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Optimization of intrinsic and extrinsic tendon healing through controllable water-soluble mitomycin-C release from electrospun fibers by mediating adhesion-related gene expression
- Zhao, Xin, Jiang, Shichao, Liu, Shen, Chen, Shuai, Lin, Zhi Yuan (William), Pan, Guoqing, He, Fan, Li, Fengfeng, Fan, Cunyi, Cui, Wenguo
- Biomaterials 2015 v.61 pp. 61-74
- adhesion, apoptosis, collagen, distillates, drugs, fibroblasts, gene expression, genes, hyaluronic acid, hydrophilicity, hydrophobicity, in vitro studies, nanotechnology, polyesters, polylactic acid, strength (mechanics), surgery, tendons, water solubility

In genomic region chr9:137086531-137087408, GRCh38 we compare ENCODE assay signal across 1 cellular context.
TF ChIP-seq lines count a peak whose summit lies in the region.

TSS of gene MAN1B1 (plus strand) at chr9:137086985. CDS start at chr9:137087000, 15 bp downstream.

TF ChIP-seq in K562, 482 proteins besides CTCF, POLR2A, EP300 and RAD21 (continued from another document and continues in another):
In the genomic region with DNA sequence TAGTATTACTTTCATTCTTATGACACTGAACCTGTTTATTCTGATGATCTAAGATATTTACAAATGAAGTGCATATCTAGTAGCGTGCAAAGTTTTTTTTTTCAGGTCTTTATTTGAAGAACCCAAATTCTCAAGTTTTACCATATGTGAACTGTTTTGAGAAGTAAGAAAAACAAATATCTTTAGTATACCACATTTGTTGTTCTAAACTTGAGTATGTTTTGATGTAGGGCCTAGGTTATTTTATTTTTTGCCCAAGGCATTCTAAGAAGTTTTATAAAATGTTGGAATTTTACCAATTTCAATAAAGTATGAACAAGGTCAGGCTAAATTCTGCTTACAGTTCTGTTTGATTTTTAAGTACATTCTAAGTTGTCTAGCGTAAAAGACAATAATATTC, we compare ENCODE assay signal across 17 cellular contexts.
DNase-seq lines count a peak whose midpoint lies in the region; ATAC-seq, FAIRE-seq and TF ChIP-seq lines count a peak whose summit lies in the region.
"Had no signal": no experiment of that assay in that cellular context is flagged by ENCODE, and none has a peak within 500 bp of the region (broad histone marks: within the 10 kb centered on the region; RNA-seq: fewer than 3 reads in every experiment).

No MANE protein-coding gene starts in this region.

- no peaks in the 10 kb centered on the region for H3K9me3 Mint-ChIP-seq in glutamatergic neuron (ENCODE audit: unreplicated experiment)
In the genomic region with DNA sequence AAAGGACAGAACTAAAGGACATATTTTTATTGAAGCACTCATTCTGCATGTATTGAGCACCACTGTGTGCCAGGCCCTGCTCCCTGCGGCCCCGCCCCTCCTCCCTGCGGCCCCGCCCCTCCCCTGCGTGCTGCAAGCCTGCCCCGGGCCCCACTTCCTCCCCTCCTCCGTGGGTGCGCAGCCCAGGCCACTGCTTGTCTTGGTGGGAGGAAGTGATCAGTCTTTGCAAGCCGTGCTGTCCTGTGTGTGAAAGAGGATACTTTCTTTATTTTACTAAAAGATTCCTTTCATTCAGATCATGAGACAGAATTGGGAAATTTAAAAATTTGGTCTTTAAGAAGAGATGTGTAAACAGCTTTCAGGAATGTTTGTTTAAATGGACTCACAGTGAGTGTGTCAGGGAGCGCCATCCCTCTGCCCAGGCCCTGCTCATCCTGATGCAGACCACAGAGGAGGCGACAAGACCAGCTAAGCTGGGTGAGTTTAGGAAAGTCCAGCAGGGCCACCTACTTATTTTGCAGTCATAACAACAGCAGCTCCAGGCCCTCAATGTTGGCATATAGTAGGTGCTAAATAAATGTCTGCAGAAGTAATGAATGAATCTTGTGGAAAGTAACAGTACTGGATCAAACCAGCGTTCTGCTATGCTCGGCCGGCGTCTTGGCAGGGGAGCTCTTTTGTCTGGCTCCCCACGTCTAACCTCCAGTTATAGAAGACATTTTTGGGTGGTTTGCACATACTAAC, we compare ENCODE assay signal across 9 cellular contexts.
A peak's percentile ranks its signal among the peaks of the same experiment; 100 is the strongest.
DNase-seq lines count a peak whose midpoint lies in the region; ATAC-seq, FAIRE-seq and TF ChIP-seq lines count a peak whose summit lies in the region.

- To balance intrinsic and extrinsic healing during tendon repair is challenging in tendon surgery. We hypothesized that by mediating apoptotic gene and collagen synthesis of exogenous fibroblasts, the adhesion formation induced by extrinsic healing could be inhibited. With the maintenance of intrinsic healing, the tendon could be healed with proper function with no adhesion. In this study, we loaded hydrophilic mitomycin-C (MMC) into hyaluronan (HA) hydrosols, which were then encapsulated in poly(L-lactic acid) (PLLA) fibers by micro-sol electrospinning. This strategy successfully provided a controlled release of MMC to inhibit adhesion formations with no detrimental effect on intrinsic healing. We found that micro-sol electrospinning was an effective and facile approach to incorporate and control hydrophilic drug release from hydrophobic polyester fibers. MMC exhibited an initially rapid, and gradually steadier release during 40 days, and the release rates could be tuned by its concentration. In vitro studies revealed that low concentrations of MMC could inhibit fibroblast adhesion and proliferation. When lacerate tendons were healed using the MMC-HA loaded PLLA fibers in vivo, they exhibited comparable mechanical strength to the naturally healed tendons but with no significant presence of adhesion formation. We further identified the up-regulation of apoptotic protein Bax expression and down-regulation of proteins Bcl2, collage I, collagen III and α-SMA during the healing process associated with minimum adhesion formations. This approach presented here leverages new advances in drug delivery and nanotechnology and offers a promising strategy to balance intrinsic and extrinsic tendon healing through modulating genes associated with fibroblast apoptosis and collagen synthesis.